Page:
3 Ways to Turn Adversity into Opportunity

Personal fortunes and futures are impacted by the economy, politics, business and a host of other things, but those events do not have the final word on the matter; you do.

Playing football as a child was a favorite sport, but waiting to be picked by a team made me cringe. Unless you were endowed with special athletic powers, you probably share that dreadful feeling of being the last person chosen.

Dan Marino was chosen last in the 1983 NFL draft. He wrote about the experience saying, “I made a decision not to be bitter at the teams that passed on me. Instead, I chose to count my blessings and focus on the opportunity at hand.” Marino set a record 96.0 passing rating, the greatest ever for a rookie quarterback and that record still stands today.

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Becoming Leader

Times like these reveal who the leaders are and expose the pretenders. History has shown that leaders emerge during difficult situations. True leaders cannot stand by during crisis; they have a sense of urgency to boldly take charge of situations to make things better.

A young vice president I have the privilege of coaching has been in his new role for less than two months and is encountering resistance from his boss. During a Monday morning staff meeting the VP shared his decision to terminate an underperforming project manager. To his surprise the president told him he could not terminate the project manager. The vice president was flabbergasted. In that moment he realized that he had been given a title and a mountain of responsibility for overseeing project management, but did not have hiring and firing authority. What could he do? Should he insist on the authority to carry out his assigned responsibilities or just accept the responsibility without the authority? The way in which this VP handles the encounter will define his working relationship with the boss, and his ability to lead for years to come.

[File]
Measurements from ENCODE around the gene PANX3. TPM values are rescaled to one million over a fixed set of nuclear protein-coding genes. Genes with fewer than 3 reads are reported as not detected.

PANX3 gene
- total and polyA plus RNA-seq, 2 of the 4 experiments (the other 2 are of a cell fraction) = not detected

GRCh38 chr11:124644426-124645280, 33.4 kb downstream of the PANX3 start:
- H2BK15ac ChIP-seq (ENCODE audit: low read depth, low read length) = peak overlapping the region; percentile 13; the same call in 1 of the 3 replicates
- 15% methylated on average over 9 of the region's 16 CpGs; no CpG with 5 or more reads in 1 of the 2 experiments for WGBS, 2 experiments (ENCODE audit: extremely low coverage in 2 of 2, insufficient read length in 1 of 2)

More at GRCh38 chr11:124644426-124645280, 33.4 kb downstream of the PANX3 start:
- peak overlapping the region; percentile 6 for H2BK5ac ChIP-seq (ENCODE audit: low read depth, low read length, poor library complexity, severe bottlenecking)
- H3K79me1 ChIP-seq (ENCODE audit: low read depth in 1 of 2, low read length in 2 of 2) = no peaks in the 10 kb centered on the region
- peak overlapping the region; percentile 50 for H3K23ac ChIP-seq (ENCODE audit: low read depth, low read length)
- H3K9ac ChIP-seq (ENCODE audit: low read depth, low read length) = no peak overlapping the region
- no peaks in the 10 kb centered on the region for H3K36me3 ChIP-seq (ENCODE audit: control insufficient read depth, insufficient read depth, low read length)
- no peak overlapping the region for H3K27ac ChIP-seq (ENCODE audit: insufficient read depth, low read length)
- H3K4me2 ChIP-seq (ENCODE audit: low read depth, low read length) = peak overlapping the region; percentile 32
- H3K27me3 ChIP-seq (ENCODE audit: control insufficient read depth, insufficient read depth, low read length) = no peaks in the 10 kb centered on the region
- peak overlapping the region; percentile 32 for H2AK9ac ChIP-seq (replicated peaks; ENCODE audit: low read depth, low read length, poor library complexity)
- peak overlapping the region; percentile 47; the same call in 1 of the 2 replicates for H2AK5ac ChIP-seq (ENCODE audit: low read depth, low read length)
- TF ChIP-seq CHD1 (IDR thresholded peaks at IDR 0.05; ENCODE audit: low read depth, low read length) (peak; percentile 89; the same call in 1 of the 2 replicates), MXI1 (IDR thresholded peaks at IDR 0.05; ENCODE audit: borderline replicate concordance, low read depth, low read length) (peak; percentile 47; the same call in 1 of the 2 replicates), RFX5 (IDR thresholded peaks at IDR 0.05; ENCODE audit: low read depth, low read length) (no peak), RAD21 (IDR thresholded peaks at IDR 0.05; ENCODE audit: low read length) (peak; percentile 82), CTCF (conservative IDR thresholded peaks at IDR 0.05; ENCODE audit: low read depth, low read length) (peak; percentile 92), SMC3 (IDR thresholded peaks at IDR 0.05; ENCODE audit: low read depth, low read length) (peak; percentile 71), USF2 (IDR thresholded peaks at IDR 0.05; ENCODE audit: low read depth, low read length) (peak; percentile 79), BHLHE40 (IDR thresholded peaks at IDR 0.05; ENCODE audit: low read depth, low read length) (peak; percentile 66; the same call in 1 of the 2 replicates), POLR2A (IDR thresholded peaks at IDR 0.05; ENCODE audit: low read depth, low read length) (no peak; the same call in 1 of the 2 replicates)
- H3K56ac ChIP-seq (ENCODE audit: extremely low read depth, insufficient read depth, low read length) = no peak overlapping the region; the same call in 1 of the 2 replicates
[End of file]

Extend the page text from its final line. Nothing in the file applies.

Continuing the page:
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Maintaining A Sense Of Well-Being In An Economically Challenged Environment

During economic uncertainty, feeling happy, healthy and prosperous can be near impossible. When existence and lifestyle are threatened, your personal needs, like survival, will dominate your actions. For most of us, the need to stay in control drives our decisions so we work very hard not to lose. For others, the need for security dominates, while others may fear embarrassment from making mistakes. Regardless of the type of basic need, as human beings our needs must be satisfied in order to achieve personal well-being. In this economically challenged environment, you should expect needs to drive the following attitudes within yourself, your family and your peers at work:

  1. Personal rights become more important than personal responsibility. Actions and decisions that are usually based on values and reflective of personal responsibility are replaced by selfish thinking and “my rights” thinking. An intense preoccupation with my rights suppresses the higher value of personal responsibility when wellbeing is threatened. An overwhelming survival instinct becomes the justification for looking out for self interests; level one in Maslow’s pyramid. What I “will” do to meet my needs is always stronger than what I “should” do.
  2. Scarcity mentality keeps people from sharing recognition and profit. The most threatening risk is not higher prices or loss of revenue, but how you deal with it. Your attitude toward setbacks and confidence in the ability to manage challenges becomes the critical factor in determining the outcome you will get. Stephen Covey says, “People with a scarcity mentality have a very difficult time sharing recognition and credit, power or profit – even with those who help in the production.”

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